Mary Giordano is a bright, intelligent student who goes to a catholic school. She also has an addiction to mystery novels and detective magazines (hence the title of the movie), which ... See full summary »
Born in 1943 during German occupation of their French town, Patrick and Marie-José have been best friends; now teens, they experiment with sex, which doesn't seem to bring them closer. ... See full summary »
Emily has always been the rich brat who tries to pull every imaginable stunt to get attention. But one day, as she fakes her own kidnapping and locks herself in the trunk of a car, a thief steals the car, with her inside. She is attracted by his reckless lifestyle and the situation makes her kidnapping the more real and frightening for her father.Written by
Steve Richer <firstname.lastname@example.org>
Dick Clement and Ian La Frenais, who wrote the original screenplay also wrote the British TV show Aug Wiedersehen, Pet. See more »
Near the end, when Emily drives the Cadillac into the parking garage, she parks leaving the front wheels turned. Moments later, as she and Vincent are sitting in the trunk, the wheels of the car are pointed straight. See more »
Oh, hi Dad, I'm okay but um... Daddy he made me touch his penis.
[Vincent hangs up the phone]
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What are the requisites for a person to like a movie? I can't tell, but I ask because a friend of mine told me she had watched a little bit of this film and then stopped because it was bad; and I found it truly entertaining, funny and charming. I've said a lot of times that I love romantic comedies I still do, you know? "Excess Baggage" is an unexpected little romantic comedy that finds amusement in the strangest places. First off, the way the two leads meet. She is faking a kidnapping an hides in the trunk of a car waiting to be found; he is a car thief and steals that car, takes it to his garage and discovers that someone is making noise This scene is fantastic because the thief acts like he doesn't understand, and when he discovers it is only a girl, he gets scared.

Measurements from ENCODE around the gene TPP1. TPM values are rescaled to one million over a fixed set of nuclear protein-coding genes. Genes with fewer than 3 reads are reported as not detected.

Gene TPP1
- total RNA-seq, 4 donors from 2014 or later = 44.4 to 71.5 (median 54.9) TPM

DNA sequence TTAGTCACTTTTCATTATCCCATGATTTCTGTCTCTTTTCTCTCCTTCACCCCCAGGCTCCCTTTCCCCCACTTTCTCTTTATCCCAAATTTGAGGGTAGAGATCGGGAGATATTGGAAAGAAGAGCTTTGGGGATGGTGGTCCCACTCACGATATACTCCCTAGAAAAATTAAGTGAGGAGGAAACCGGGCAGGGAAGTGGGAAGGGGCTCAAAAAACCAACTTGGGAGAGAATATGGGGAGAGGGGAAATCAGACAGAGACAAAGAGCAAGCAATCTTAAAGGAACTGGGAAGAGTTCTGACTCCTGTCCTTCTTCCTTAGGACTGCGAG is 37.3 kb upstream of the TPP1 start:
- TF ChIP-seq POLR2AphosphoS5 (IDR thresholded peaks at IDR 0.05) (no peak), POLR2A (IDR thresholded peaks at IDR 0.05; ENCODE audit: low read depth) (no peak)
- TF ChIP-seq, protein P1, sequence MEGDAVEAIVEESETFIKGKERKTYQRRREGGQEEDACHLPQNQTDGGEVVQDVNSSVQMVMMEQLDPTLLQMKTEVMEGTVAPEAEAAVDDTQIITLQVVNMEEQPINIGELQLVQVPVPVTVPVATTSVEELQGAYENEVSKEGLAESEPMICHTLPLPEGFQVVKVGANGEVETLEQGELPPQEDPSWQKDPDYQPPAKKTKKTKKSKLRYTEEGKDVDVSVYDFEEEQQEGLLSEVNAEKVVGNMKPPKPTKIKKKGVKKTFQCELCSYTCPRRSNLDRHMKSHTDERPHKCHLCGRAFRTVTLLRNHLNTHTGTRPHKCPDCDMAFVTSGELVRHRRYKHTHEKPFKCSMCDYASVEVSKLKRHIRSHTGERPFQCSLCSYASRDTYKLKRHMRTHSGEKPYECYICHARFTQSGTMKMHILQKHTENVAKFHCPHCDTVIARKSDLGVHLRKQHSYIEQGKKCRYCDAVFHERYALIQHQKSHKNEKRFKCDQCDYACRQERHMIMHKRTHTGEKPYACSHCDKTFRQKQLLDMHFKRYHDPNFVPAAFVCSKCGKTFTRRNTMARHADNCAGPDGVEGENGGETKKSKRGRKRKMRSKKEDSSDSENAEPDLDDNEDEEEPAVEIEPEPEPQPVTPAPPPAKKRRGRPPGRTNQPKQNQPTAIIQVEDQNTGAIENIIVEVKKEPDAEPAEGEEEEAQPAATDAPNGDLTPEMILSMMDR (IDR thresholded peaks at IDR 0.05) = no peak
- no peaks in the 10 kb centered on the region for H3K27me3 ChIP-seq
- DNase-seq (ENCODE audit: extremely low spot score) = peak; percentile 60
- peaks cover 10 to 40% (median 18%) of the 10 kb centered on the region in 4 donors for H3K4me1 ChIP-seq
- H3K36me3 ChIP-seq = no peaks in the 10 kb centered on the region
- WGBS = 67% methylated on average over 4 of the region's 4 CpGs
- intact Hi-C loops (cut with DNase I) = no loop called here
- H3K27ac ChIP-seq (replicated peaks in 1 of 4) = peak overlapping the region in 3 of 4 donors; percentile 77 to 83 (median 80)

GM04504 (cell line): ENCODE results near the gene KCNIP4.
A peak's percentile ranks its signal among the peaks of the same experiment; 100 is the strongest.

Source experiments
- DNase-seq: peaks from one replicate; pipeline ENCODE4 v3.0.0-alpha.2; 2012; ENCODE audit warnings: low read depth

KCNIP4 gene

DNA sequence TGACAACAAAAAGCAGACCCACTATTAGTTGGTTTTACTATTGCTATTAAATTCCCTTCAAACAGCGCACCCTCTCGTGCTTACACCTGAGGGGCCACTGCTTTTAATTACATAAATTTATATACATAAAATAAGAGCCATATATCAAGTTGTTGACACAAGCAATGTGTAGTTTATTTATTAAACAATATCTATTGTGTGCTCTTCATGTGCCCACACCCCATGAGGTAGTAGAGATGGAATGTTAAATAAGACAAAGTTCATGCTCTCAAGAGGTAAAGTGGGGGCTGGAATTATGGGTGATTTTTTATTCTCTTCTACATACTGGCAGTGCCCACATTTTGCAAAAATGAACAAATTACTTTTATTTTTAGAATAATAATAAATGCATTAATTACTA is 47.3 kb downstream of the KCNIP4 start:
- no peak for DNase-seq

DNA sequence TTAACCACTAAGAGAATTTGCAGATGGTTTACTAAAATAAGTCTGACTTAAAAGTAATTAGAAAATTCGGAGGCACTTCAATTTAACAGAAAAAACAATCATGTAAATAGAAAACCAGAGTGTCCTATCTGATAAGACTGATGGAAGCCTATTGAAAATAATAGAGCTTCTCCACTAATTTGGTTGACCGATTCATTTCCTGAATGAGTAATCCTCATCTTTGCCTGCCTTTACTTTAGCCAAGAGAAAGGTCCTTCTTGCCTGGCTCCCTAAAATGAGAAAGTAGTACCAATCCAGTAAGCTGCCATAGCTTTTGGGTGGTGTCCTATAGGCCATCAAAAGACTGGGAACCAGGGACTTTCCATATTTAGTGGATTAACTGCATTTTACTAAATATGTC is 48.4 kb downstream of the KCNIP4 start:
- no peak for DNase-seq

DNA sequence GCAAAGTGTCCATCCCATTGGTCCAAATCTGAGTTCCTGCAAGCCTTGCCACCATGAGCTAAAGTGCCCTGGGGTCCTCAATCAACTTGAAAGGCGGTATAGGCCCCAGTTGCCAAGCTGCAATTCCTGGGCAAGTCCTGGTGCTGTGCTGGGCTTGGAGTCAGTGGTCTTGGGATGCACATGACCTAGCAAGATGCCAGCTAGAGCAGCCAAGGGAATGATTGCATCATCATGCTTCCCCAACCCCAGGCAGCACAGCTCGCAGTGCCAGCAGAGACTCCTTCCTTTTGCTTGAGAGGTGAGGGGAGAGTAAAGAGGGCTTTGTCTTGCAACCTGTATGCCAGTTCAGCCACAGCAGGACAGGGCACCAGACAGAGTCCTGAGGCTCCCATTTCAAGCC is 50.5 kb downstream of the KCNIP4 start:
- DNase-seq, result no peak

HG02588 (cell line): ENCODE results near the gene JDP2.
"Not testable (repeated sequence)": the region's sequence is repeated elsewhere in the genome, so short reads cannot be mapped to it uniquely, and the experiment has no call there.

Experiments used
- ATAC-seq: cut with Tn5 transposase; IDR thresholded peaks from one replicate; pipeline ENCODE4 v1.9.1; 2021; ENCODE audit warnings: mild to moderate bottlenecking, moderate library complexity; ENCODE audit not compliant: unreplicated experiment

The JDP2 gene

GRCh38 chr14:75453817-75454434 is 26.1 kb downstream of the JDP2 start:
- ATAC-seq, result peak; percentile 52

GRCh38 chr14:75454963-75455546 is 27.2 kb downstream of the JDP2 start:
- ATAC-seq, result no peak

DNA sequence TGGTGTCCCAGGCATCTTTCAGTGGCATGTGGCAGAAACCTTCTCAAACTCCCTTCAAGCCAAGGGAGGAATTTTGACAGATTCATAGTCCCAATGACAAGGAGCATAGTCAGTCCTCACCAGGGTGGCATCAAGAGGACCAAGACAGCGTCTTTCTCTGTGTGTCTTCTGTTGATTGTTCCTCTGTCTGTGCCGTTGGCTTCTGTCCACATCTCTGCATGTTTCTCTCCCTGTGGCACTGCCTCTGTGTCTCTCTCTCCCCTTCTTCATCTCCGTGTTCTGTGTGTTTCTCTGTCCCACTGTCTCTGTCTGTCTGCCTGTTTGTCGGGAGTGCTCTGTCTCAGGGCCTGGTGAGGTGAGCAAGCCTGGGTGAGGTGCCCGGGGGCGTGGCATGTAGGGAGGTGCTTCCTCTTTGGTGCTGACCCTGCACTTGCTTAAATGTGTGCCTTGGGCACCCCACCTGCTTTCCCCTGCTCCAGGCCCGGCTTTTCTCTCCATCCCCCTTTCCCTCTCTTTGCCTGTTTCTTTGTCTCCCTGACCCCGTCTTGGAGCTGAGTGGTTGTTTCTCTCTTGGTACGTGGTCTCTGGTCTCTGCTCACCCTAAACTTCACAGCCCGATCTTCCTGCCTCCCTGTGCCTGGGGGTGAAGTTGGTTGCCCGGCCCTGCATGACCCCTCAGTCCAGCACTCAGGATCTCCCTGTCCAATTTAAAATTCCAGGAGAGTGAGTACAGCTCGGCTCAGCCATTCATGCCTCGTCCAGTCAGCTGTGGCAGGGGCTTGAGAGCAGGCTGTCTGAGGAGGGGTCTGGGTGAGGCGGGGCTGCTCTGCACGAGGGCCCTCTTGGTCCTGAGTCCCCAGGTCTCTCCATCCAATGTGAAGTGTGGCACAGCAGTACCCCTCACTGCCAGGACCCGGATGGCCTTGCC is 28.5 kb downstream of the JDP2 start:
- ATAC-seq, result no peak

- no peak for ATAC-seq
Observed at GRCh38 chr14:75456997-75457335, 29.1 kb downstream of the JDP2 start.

The girl is Emily Hope: "All I wanted in a father is a person who cared and valued his daughter", she says at the beginning of the film. She is portrayed by Alicia Silverstone as a grown person who hasn't really grown up and does mischief to get her millionaire father angry; because she knows he can spend any amount of money to find her anywhere. Her perception is right, and Silverstone's ability of going crazy helps the development of her character. I'd like to add that Silverstone's had a short career and she was discovered because of Aerosmith (she looked nice in that video); but she's got it.
But the best development is the relationship between Emily and the thief; they start with the wrong foot because neither of them understands how they ended up in the situation they're living, but soon they have to deal with the fact that they look good together and that probably each of them is the part that's missing in the other one. Old question: Can two people fall in love after two days of being together? This movie makes it believable.
Congratulations to Max D. Adams, the only story he ever created, he did it a perfect job. In stories like these is very flexible to keep a loyal viewer engaged with the plot line. Adams, alongside Dick Clement and Ian La Frenais ("Goal!") present the girl-father relationship but are smart enough not to loose focus in what's going on with Emily and the thief. They also put the lead male in a financial trouble bringing funny performances from Nicholas Turturro and Harry Connick Jr; and chose the best person to look out for Emily: Christopher Walken, who end up a step away of stealing the show: the thief does that.
Who is the thief? He is called Vincent and the actor who portrays him has done every type of film and played every type of character including one that lies among the best performances I've ever seen. As this movie went along, I was observing his performance carefully because it appeared similar to something I've seen before; but I couldn't discover it. Maybe it was a character he played, and that's why I'm convinced there's no one like Benicio Del Toro. His performance here finds him always beaten down, but still being able of finding the charm his character requires. "What a view", he says, and only he says it.
The director of the film, Marco Brambilla, showed Stallone the way in "Demolition Man", was in charge of this and then of the marvelous miniseries "Dinotopia". He gives "Excess Baggage" the kind of eye it requires; comprehensive and caring. He sees the chemistry between the leads and takes advantage of it in the best way possible.
I'm a fan of both of the leads And by the way, I stick to my beliefs about romantic comedies.
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